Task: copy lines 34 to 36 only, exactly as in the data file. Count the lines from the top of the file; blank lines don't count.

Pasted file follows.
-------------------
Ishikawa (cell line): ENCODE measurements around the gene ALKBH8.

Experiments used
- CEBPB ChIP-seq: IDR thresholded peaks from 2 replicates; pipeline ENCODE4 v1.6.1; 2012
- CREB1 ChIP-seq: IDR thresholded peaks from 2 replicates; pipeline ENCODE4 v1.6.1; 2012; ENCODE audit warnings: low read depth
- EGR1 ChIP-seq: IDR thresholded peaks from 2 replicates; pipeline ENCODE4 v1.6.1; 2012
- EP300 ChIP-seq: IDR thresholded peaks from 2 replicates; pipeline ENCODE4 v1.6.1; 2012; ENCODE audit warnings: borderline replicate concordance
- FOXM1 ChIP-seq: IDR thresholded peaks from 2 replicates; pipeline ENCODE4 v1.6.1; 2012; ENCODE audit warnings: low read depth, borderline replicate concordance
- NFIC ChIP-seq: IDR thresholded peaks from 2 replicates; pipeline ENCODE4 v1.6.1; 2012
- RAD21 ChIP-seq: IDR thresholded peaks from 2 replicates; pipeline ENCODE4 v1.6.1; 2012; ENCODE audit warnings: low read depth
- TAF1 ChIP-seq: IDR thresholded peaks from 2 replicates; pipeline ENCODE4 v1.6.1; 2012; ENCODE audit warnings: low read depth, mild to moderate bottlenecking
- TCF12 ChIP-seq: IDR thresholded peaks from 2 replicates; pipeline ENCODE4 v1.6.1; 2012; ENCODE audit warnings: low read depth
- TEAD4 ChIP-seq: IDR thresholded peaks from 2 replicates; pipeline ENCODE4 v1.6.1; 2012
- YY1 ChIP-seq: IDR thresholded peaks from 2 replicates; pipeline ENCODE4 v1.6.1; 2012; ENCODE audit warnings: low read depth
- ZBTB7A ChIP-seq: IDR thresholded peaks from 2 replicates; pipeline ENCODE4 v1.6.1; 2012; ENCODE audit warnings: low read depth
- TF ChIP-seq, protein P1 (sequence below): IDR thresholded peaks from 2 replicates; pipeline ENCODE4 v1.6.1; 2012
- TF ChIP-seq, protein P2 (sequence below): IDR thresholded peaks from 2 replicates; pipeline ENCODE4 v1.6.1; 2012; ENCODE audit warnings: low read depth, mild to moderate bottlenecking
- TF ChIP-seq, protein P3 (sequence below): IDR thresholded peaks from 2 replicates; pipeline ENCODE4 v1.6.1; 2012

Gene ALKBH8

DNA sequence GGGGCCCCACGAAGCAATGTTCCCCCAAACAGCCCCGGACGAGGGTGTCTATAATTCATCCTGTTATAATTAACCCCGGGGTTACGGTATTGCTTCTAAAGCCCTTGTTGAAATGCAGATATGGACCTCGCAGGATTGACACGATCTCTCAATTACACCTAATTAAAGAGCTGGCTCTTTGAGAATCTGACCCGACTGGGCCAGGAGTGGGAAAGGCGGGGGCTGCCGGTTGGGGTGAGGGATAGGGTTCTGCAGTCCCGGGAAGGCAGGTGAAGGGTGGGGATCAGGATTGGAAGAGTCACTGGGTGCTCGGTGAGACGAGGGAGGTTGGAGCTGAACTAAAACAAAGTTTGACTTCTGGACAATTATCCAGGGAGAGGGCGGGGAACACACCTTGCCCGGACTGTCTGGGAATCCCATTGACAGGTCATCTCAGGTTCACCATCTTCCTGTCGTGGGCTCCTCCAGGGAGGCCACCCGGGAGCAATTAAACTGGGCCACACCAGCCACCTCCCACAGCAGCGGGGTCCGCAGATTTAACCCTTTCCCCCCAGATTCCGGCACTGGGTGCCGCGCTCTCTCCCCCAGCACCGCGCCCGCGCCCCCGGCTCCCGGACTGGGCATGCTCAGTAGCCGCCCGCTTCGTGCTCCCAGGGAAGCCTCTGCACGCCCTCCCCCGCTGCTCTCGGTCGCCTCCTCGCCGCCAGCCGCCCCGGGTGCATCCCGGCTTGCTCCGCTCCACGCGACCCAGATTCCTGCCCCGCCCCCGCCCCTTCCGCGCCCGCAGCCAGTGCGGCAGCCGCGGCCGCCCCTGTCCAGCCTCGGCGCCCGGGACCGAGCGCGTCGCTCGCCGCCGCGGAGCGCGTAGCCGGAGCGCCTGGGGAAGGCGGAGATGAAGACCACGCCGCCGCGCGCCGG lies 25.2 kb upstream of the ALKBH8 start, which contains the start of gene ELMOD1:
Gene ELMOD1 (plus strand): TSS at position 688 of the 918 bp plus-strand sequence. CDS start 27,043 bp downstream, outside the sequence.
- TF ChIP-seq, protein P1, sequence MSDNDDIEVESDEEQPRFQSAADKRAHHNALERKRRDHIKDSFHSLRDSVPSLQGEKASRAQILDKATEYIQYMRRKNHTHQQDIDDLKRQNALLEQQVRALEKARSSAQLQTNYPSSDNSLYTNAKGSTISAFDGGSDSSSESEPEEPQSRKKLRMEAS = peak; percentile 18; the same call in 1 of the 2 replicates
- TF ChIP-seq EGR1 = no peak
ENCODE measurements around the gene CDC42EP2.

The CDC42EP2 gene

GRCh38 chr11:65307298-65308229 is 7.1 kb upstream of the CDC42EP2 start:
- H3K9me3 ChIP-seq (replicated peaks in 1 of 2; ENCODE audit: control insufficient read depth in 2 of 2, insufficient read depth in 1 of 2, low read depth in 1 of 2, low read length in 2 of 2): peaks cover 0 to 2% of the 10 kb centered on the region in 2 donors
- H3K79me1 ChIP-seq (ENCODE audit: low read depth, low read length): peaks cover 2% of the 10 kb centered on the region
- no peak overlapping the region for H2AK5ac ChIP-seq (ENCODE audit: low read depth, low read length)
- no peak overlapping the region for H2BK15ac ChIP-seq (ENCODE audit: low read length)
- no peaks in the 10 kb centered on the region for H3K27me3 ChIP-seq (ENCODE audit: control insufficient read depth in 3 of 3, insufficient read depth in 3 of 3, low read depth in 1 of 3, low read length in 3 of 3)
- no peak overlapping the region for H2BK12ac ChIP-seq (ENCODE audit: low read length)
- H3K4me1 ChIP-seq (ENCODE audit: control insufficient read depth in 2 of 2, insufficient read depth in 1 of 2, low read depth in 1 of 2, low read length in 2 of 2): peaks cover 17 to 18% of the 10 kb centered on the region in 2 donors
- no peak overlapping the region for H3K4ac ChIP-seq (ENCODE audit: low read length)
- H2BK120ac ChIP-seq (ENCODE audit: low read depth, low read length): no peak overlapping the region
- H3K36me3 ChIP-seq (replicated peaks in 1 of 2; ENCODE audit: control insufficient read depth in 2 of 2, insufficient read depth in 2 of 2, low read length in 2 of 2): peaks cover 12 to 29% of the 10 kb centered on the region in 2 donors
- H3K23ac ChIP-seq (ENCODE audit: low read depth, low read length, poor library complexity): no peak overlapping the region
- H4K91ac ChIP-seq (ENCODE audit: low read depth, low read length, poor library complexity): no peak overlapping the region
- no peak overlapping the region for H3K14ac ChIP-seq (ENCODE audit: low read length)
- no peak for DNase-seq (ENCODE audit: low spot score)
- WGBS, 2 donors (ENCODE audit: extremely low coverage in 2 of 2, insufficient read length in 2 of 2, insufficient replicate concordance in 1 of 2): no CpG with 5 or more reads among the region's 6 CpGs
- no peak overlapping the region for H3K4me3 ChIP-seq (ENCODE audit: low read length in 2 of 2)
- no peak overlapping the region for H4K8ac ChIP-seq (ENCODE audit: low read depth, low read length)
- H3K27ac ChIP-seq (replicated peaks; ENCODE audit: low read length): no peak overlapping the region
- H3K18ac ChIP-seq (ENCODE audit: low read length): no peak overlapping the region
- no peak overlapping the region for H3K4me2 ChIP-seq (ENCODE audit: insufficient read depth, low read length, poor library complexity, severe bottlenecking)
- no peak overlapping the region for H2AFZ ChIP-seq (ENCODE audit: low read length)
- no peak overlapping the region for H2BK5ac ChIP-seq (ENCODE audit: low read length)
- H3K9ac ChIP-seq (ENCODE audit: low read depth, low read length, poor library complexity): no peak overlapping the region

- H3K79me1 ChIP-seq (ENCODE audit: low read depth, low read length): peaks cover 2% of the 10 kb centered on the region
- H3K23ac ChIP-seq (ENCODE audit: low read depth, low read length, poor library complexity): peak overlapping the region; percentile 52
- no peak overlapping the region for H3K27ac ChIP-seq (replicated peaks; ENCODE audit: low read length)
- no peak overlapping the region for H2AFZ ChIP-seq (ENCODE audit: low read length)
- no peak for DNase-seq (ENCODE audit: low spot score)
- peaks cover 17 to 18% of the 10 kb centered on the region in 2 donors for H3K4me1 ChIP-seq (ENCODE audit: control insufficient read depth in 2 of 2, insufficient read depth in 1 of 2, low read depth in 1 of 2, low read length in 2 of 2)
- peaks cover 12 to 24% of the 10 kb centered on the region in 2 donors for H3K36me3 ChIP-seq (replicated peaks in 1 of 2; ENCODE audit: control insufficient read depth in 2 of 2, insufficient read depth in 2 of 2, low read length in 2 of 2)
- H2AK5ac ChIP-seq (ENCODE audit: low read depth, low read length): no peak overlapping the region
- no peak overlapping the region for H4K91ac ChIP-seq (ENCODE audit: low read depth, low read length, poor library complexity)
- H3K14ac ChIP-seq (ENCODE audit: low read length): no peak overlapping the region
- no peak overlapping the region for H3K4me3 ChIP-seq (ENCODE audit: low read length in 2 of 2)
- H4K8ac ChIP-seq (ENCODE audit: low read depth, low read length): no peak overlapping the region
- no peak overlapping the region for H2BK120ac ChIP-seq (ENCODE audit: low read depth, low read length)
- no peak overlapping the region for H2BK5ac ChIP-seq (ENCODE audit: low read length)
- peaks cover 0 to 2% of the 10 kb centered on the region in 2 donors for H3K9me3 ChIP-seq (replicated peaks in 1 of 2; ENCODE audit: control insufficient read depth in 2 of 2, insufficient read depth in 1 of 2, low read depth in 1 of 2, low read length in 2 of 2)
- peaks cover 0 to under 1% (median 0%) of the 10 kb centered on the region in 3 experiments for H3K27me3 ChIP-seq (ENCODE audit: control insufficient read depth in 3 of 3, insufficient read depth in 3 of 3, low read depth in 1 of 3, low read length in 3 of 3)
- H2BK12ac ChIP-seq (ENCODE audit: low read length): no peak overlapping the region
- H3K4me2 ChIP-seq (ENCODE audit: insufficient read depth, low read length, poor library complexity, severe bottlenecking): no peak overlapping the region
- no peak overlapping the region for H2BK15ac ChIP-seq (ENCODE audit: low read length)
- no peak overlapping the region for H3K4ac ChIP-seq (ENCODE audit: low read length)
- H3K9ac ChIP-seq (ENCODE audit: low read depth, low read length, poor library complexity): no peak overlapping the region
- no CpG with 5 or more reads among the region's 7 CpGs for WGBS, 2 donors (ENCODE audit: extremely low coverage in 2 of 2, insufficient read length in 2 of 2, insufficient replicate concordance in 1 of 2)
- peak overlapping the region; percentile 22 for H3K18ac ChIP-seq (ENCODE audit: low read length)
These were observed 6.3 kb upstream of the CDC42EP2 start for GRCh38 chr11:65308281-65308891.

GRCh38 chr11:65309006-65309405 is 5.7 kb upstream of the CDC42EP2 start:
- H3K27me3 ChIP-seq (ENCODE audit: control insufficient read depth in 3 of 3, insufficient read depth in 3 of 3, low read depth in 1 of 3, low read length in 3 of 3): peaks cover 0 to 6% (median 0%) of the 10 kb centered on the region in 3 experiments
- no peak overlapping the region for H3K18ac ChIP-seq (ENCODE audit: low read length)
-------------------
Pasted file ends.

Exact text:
- H2BK120ac ChIP-seq (ENCODE audit: low read depth, low read length): no peak overlapping the region
- H3K36me3 ChIP-seq (replicated peaks in 1 of 2; ENCODE audit: control insufficient read depth in 2 of 2, insufficient read depth in 2 of 2, low read length in 2 of 2): peaks cover 12 to 29% of the 10 kb centered on the region in 2 donors
- H3K23ac ChIP-seq (ENCODE audit: low read depth, low read length, poor library complexity): no peak overlapping the region